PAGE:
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Bad Heir Day
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on 13 August 2017
I did not feel drawn into the book. I had to keep rereading to try to understand what was going on. I gave up and handed them all to the local doctors surgery in the end! It may just be me because other people seem to enjoy them.
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on 19 March 2018
Another so far fetched but it could happen .....I can't wait to read another of Wendy Holden's books. Absolutely hilarious.
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on 21 February 2011
Hilarious, clever, brilliant! I read this book ages ago and bought this particular copy for my German friend to help her with her English. Her verdict was it was so funny that she got funny looks on the train because she kept bursting out laughing! That would be my verdict too. From the witty to the down right acerbic nature of some of the characters this book is funny, romantic and based on real life in a sense with idealistic overtones. So what do you need for a rainy day at home when you can't be bothered washing up or cooking?: A cup of tea, some hobnobs, a blanket and Wendy Holden (and the take away menu for later!) Enjoy!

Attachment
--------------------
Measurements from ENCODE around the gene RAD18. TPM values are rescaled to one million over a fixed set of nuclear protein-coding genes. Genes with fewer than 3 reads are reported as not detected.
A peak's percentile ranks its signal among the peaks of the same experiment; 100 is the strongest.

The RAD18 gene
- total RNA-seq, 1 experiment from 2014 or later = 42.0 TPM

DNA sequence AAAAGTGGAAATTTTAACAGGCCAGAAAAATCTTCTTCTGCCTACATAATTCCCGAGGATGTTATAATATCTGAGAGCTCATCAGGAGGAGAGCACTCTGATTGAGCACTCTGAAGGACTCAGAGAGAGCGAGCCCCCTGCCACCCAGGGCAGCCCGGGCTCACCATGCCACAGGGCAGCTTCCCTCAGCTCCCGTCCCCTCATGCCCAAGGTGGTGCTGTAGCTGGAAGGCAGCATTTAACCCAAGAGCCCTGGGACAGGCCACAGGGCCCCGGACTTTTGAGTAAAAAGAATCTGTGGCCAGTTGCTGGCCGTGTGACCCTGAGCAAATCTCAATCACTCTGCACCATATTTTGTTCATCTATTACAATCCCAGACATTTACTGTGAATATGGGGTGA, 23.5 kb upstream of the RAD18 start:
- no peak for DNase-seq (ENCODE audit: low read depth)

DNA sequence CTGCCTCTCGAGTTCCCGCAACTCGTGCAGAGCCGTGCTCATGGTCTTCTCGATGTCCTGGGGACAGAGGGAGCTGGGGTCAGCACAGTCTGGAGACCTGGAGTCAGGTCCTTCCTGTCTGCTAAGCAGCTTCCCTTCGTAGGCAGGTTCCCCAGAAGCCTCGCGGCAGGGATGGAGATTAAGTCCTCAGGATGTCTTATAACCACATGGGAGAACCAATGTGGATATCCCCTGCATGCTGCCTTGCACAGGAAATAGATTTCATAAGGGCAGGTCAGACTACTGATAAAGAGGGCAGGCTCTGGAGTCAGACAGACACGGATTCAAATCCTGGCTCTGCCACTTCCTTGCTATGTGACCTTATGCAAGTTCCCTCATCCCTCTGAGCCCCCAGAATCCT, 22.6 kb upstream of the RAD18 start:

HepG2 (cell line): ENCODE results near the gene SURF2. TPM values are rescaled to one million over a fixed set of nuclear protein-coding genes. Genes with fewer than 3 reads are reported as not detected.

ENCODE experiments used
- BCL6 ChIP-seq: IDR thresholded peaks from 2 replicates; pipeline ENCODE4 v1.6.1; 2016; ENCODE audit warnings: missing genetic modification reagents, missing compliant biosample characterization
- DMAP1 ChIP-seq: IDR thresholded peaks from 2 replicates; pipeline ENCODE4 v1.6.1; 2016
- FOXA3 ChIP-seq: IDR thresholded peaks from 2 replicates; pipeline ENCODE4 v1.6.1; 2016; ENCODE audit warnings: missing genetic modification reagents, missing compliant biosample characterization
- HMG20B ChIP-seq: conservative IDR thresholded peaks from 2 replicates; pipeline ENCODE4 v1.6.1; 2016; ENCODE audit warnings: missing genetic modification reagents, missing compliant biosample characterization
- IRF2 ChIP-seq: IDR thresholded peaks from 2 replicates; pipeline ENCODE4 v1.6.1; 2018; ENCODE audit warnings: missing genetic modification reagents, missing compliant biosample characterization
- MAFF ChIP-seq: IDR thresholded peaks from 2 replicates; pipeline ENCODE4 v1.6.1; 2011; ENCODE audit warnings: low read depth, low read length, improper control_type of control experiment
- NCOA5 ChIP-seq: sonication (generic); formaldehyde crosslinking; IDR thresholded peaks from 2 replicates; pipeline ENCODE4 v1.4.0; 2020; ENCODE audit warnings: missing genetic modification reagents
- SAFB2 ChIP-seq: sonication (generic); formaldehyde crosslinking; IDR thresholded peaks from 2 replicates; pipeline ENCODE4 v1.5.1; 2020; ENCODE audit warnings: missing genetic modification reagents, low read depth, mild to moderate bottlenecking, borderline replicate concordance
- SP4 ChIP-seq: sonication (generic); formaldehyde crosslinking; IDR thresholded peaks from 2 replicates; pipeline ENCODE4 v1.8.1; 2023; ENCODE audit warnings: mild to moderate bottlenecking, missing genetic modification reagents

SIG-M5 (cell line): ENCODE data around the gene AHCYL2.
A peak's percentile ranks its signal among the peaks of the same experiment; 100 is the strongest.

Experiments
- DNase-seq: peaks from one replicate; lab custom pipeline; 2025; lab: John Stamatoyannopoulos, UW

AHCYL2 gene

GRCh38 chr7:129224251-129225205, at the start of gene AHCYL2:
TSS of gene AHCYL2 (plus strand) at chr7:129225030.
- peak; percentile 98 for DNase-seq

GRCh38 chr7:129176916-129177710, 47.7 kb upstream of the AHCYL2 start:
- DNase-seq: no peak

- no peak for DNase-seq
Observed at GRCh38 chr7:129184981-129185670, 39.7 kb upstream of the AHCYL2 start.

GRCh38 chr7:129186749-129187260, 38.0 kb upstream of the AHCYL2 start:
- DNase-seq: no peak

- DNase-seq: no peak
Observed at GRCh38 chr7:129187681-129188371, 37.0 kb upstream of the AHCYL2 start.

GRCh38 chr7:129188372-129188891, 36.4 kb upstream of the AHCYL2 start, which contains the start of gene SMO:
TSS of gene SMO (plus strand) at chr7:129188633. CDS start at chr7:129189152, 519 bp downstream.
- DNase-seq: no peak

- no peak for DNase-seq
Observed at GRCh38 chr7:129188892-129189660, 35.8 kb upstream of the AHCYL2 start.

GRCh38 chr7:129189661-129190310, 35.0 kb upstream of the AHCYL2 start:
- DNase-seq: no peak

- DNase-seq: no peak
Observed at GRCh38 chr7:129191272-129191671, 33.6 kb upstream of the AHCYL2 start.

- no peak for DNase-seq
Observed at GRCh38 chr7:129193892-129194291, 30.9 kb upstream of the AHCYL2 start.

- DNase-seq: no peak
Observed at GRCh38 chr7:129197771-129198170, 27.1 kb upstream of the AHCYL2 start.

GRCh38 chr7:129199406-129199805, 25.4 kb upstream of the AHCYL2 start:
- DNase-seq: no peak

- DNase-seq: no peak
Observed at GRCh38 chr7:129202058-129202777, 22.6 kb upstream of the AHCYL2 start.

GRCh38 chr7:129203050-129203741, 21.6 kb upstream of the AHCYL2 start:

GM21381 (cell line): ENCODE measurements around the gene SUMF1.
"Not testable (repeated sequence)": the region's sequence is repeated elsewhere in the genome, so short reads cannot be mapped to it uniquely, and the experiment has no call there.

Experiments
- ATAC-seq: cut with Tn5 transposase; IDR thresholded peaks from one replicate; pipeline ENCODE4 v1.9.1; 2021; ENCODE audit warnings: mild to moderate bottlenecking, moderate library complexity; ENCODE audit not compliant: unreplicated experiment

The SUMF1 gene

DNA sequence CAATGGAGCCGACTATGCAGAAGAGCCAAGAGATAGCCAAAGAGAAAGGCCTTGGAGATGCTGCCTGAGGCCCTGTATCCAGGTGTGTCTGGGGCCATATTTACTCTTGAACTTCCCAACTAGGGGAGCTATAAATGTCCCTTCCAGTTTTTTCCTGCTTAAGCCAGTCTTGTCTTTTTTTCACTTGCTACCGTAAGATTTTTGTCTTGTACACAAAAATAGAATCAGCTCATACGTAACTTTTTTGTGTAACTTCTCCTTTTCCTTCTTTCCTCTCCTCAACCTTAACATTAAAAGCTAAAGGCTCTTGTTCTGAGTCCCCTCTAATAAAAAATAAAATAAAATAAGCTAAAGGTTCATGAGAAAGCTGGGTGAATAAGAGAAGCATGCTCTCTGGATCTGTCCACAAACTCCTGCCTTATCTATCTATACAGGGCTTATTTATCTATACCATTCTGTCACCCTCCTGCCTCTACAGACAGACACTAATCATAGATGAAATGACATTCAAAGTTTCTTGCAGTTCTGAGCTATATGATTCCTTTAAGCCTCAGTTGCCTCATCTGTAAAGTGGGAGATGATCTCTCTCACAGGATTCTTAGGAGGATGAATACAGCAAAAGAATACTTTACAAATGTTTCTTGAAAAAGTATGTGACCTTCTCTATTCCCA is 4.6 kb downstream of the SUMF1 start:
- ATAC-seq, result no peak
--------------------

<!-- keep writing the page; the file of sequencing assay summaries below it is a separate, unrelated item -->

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on 9 May 2016
funny heart warming story really enjoyed it
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on 21 February 2013
Such a lovely and funny book! My husband enjoyed it even if is a book for women mainly. Quality was good, too, looked like new.
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on 6 August 2014
Good book
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on 29 May 2015
Great read
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on 20 November 2010
I chose to read this book because I had enjoyed "The Wives of Bath" and to begin with I thought it was less good. However I was soon drawn in. The main character, Anna, is so likeable that it's hard not to emphasise with her and care what happens to her. She's aimiable, insecure but breezily philosophical with a touch of wry humour, and such a real person that reading about her makes the readers feel as if they are with her observing all this madness. There is the occasional straight character thrown in for good measure to prevent the novel from becoming ridiculous, but otherwise they are all completely "over the top" caricatures, to a greater or lesser extent, with the "nanny brigade" providing a bridge between Anna's sanity and the socialites' lunacy.

I would describe this book as being the first I have read of its genre - or perhaps it's a genre all of its own. It's too clever to be merely a funny book. It's not quite "chick lit" either. In fact there is something of the comic novel genre about it. I would call it a "trashy comic novel", if the word "trashy" wasn't so negative. Comic novels have a place in literature. "Trashy" novels do not. Yet reading this book I got the feeling that this author could easily turn her talents to literary works, comic or otherwise, but much prefers to write this kind of enjoyable satirical romp.